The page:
Udo Kier in “Swan Song” (Photo by Chris Stephens/Magnolia Pictures)

“Swan Song” (2021)

Directed by Todd Stephens

Culture Representation: Taking place in Sandusky, Ohio, the comedy/drama film “Swan Song” features a predominantly white cast of characters (with a few African Americans) representing the working-class and middle-class.

Culture Clash: An openly gay and retired hair stylist, who has financial problems and health issues, reluctantly agrees to do the funeral hair of a deceased estranged female client (it was her dying wish), and he encounters various obstacles when he decides to walk several miles to the funeral home. 

Culture Audience: “Swan Song” will appeal primarily to people who are Udo Kier fans and anyone interested in tragicomedies that have themes of aging, LGBTQ people, and reconciling with the past.

Jennifer Coolidge and Udo Kier in “Swan Song” (Photo by Chris Stephens/Magnolia Pictures)

“Swan Song” (written and directed by Todd Stephens) skillfully mixes tragedy and comedy and serves it up in the delightfully sassy performance of Udo Kier. In the movie, he memorably portrays a retired hair stylist who is full of verve and defiance, despite possibly being near the end of his own life. Kier’s Pat Pitsenbarger character in the movie has serious health problems, he’s broke, and he’s all alone in the world. Pat (who was born in 1943) can be cranky and difficult, but it’s almost impossible not to be charmed by him in some way because he’s just so honest and unapologetic about who he is.

Pat (just like Kier in real life) is a German immigrant living in the United States. Pat currently lives in a nursing home in Sandusky, Ohio. It’s not stated in the movie how long Pat has been in America, but it’s at least been since the 1970s or 1980s, since he shares several memories of being part of the gay nightclub scene in America back then. Pat is still haunted by the death of his longtime love David James, a florist/landscaper who passed away of AIDS in 1995, at the age of 52. (Eric Eisenbrey portrays David in the movie’s flashbacks.)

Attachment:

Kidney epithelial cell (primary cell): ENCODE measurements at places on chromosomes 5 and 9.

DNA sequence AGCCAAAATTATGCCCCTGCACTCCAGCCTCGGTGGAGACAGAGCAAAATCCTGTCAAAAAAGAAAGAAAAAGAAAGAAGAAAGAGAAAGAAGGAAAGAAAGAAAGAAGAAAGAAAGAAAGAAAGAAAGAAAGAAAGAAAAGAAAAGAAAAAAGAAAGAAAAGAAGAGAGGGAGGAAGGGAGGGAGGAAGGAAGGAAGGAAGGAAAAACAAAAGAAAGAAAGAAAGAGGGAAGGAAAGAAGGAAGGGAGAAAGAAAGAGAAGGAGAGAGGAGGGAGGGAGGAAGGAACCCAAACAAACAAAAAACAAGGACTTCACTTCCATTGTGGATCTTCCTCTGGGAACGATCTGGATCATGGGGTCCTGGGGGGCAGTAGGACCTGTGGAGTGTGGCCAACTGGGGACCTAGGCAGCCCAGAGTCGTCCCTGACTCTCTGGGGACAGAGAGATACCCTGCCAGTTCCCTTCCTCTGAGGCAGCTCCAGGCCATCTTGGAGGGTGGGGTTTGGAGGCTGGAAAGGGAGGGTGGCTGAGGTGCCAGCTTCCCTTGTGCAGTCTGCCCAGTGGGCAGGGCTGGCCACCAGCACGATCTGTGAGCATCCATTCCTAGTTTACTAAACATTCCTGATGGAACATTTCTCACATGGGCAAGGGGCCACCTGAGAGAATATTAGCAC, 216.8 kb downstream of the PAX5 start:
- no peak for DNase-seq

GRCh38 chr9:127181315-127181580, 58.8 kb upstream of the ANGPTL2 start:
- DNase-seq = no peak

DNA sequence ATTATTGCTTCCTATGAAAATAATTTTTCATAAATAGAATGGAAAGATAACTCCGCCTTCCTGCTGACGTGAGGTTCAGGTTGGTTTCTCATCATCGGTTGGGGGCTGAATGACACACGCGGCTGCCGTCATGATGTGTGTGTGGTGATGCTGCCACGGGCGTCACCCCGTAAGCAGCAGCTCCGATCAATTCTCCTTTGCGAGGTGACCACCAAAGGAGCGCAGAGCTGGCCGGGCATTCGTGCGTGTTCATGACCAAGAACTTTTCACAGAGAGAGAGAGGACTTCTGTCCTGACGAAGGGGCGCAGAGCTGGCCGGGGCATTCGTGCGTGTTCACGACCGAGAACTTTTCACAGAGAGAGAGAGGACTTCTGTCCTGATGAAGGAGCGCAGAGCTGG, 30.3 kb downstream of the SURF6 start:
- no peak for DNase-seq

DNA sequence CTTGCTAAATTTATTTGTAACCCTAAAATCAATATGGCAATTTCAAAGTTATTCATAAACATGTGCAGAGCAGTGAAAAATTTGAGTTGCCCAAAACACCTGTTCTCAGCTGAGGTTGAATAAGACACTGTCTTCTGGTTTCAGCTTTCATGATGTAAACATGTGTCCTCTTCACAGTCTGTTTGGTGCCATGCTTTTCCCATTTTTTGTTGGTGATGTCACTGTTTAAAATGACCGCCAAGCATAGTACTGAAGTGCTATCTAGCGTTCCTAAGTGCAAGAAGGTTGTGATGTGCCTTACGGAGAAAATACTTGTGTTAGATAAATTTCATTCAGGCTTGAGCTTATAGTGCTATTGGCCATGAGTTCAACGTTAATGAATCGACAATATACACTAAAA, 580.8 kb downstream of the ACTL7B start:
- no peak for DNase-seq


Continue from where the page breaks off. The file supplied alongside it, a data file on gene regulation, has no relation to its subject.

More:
Pat is living in a nursing home because even though he and David shared a house together, the house was in David’s name. And when David died, Pat found out that David did not have a will, and Pat had no legal right to the house as David’s domestic partner. Instead, all of David’s possessions went to David’s next of kin: a nephew who sold the house and everything in it. (The laws have since changed in several U.S. states to give rights to same-sex domestic partners when someone in the relationship is ill or deceased.)

It was around the time of David’s death that Pat’s career began to fall apart. He owned a beauty salon in Sandusky that was very successful, because the salon’s clients included all the high-society ladies in the Sandusky area. However, an employee of his named Dee Dee Dale (played by Jennifer Coolidge) betrayed Pat by opening up her own beauty salon across the street, and she lured away many of his top clients. Pat’s salon eventually went out of business, and he is still extremely bitter about it.

All of this background information isn’t revealed right away in the movie, but it explains why Pat is a curmudgeonly loner at the nursing home. His nursing home expenses are paid for by his government benefits. The only person at the nursing home whom he seem to enjoy being around is a mute, wheelchair-using resident named Gertie (played by Annie Kitral), whose long hair he loves to style on a regular basis. Pat recently had a stroke, but that doesn’t stop him from smoking cigarettes. His favorite cigarette brand is More, which is a throwback to when the brand was popular in the 1970s.

One day, Pat gets a visit from an attorney named Mr. Shanrock (played by Tom Bloom), who represents someone from Pat’s past: an actress named Rita Parker Sloan (played by Linda Evans), who was around Pat’s age and who used to be Pat’s client. However, Pat and Rita stopped speaking to each other years ago when Rita became Dee Dee’s client. Mr. Shanrock has arrived at the nursing home to tell Pat that Rita has died and she had a specific request in her will: Rita wanted Pat to be the one to do her hair and makeup for her funeral.